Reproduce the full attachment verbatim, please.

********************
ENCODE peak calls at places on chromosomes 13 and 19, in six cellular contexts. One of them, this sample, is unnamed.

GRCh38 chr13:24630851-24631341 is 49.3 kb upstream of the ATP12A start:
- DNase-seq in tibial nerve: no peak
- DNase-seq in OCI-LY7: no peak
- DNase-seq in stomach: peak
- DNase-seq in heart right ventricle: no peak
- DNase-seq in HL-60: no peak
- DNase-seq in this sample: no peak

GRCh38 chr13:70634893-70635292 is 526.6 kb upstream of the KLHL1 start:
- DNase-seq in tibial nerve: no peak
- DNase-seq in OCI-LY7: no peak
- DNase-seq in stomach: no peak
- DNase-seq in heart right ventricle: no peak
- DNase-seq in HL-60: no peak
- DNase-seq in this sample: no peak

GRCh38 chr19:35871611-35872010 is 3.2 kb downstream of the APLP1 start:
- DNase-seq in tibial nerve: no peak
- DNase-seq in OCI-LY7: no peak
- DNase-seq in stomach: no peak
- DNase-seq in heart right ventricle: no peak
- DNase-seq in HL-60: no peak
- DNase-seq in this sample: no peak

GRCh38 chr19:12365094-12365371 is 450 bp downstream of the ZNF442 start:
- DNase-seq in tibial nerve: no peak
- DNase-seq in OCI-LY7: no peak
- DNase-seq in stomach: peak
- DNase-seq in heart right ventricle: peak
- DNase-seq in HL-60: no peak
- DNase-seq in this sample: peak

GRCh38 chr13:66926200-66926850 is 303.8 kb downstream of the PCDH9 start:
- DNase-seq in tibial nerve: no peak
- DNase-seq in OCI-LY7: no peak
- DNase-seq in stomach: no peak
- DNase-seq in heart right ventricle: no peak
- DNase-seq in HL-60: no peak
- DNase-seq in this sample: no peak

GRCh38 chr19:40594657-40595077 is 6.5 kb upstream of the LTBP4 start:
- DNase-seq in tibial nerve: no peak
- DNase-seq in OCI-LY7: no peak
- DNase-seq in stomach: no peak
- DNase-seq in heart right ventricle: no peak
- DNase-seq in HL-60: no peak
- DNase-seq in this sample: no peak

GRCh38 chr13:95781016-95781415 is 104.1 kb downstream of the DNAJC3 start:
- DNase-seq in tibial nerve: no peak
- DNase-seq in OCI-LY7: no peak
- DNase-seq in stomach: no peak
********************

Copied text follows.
ENCODE peak calls at places on chromosomes 13 and 19, in six cellular contexts. One of them, this sample, is unnamed.

GRCh38 chr13:24630851-24631341 is 49.3 kb upstream of the ATP12A start:
- DNase-seq in tibial nerve: no peak
- DNase-seq in OCI-LY7: no peak
- DNase-seq in stomach: peak
- DNase-seq in heart right ventricle: no peak
- DNase-seq in HL-60: no peak
- DNase-seq in this sample: no peak

GRCh38 chr13:70634893-70635292 is 526.6 kb upstream of the KLHL1 start:
- DNase-seq in tibial nerve: no peak
- DNase-seq in OCI-LY7: no peak
- DNase-seq in stomach: no peak
- DNase-seq in heart right ventricle: no peak
- DNase-seq in HL-60: no peak
- DNase-seq in this sample: no peak

GRCh38 chr19:35871611-35872010 is 3.2 kb downstream of the APLP1 start:
- DNase-seq in tibial nerve: no peak
- DNase-seq in OCI-LY7: no peak
- DNase-seq in stomach: no peak
- DNase-seq in heart right ventricle: no peak
- DNase-seq in HL-60: no peak
- DNase-seq in this sample: no peak

GRCh38 chr19:12365094-12365371 is 450 bp downstream of the ZNF442 start:
- DNase-seq in tibial nerve: no peak
- DNase-seq in OCI-LY7: no peak
- DNase-seq in stomach: peak
- DNase-seq in heart right ventricle: peak
- DNase-seq in HL-60: no peak
- DNase-seq in this sample: peak

GRCh38 chr13:66926200-66926850 is 303.8 kb downstream of the PCDH9 start:
- DNase-seq in tibial nerve: no peak
- DNase-seq in OCI-LY7: no peak
- DNase-seq in stomach: no peak
- DNase-seq in heart right ventricle: no peak
- DNase-seq in HL-60: no peak
- DNase-seq in this sample: no peak

GRCh38 chr19:40594657-40595077 is 6.5 kb upstream of the LTBP4 start:
- DNase-seq in tibial nerve: no peak
- DNase-seq in OCI-LY7: no peak
- DNase-seq in stomach: no peak
- DNase-seq in heart right ventricle: no peak
- DNase-seq in HL-60: no peak
- DNase-seq in this sample: no peak

GRCh38 chr13:95781016-95781415 is 104.1 kb downstream of the DNAJC3 start:
- DNase-seq in tibial nerve: no peak
- DNase-seq in OCI-LY7: no peak
- DNase-seq in stomach: no peak